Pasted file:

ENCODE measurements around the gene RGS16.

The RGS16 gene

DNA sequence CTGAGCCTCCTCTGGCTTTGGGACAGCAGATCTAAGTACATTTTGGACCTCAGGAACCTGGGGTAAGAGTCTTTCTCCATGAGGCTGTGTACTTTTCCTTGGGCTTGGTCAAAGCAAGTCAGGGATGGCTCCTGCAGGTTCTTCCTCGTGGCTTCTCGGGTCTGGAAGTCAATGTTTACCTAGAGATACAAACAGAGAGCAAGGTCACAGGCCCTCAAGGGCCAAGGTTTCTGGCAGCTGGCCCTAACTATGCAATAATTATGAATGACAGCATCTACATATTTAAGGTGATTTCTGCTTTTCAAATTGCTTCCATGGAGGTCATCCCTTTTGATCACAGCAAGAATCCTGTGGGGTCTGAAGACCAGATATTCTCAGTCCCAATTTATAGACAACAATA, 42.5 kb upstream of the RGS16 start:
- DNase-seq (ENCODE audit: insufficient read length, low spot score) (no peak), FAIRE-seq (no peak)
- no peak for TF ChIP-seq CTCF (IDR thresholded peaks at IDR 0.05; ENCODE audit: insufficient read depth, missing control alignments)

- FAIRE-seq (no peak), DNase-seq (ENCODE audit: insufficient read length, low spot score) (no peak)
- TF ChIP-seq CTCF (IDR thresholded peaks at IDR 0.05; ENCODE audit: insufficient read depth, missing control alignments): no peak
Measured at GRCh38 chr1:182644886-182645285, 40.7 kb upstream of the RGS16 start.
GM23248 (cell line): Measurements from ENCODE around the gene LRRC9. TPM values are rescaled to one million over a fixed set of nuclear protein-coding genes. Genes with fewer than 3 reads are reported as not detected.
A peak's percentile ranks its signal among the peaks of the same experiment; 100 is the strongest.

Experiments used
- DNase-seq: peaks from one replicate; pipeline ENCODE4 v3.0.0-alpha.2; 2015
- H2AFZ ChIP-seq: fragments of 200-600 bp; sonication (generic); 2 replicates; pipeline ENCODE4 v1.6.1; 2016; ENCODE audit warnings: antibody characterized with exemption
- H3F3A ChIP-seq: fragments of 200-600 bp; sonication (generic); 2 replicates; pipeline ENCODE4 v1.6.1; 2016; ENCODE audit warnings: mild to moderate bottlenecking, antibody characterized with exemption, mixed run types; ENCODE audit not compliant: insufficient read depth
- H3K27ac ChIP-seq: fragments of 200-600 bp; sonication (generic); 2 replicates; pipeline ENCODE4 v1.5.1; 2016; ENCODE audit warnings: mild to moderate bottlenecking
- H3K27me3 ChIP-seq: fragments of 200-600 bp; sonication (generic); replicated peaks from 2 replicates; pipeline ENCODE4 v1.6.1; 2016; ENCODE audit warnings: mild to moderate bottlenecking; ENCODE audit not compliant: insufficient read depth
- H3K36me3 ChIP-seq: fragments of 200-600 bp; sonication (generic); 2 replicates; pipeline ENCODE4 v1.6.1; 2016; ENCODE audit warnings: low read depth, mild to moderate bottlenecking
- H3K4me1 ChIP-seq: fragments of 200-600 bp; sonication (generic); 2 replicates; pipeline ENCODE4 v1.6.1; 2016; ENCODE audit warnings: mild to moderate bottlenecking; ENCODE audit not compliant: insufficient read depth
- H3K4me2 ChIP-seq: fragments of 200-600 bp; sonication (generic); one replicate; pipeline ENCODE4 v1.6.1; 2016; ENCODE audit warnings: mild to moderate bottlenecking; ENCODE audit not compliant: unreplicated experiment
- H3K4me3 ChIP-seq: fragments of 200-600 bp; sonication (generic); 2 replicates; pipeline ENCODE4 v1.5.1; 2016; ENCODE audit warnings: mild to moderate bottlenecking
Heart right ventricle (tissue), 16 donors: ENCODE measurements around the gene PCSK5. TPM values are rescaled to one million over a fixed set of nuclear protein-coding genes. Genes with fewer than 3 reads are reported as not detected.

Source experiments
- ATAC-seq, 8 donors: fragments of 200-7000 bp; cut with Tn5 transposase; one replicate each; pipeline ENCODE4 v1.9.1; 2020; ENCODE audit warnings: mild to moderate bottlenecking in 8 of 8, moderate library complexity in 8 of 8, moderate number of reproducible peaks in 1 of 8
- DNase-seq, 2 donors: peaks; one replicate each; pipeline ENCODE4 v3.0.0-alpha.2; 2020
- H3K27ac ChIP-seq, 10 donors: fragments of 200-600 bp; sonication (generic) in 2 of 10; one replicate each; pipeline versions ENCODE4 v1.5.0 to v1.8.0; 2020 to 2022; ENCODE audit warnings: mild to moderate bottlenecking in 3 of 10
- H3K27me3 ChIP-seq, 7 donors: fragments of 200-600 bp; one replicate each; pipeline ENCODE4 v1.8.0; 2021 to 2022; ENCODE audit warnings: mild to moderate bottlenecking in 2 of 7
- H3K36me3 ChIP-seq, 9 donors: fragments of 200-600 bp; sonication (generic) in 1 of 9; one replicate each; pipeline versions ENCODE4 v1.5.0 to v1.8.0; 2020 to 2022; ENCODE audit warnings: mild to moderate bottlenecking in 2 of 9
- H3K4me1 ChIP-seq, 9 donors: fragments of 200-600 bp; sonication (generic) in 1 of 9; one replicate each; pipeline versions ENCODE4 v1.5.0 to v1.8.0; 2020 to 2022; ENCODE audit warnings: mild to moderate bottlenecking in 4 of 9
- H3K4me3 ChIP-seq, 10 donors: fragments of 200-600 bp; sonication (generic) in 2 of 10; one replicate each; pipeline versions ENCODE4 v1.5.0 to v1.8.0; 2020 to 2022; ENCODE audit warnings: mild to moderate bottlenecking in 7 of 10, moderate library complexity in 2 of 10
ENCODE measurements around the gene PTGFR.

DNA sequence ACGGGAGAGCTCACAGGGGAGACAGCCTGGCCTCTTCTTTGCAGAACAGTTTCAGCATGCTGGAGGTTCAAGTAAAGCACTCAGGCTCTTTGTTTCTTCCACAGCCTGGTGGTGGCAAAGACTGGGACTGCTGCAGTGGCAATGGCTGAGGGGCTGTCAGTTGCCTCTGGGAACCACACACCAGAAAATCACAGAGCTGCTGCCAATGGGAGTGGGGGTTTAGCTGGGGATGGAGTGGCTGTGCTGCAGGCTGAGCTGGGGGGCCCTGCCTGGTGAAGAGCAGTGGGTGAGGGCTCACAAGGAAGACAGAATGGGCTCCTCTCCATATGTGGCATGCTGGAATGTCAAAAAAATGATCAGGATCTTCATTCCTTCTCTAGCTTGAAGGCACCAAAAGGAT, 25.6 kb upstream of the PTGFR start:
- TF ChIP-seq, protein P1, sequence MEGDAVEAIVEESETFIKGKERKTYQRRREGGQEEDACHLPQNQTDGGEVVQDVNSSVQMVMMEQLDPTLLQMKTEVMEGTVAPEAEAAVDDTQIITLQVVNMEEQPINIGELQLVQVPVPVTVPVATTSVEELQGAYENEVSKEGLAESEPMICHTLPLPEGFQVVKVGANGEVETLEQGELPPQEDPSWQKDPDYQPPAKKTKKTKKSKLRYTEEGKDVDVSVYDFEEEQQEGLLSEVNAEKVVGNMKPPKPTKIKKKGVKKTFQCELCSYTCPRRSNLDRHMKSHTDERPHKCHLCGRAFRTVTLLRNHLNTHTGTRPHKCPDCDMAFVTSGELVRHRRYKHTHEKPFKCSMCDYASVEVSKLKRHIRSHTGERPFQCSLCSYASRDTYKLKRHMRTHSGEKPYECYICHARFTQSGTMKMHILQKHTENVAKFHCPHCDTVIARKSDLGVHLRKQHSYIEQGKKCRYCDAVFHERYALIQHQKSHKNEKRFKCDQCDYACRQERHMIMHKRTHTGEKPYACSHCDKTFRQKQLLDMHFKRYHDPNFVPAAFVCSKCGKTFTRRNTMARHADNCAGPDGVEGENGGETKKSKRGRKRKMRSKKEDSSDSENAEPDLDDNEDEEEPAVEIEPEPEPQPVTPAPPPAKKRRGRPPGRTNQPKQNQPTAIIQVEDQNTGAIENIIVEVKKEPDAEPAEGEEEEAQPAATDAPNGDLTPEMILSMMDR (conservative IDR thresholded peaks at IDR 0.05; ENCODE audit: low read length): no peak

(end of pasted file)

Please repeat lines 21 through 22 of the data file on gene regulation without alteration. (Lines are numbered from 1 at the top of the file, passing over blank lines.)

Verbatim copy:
Heart right ventricle (tissue), 16 donors: ENCODE measurements around the gene PCSK5. TPM values are rescaled to one million over a fixed set of nuclear protein-coding genes. Genes with fewer than 3 reads are reported as not detected.

Source experiments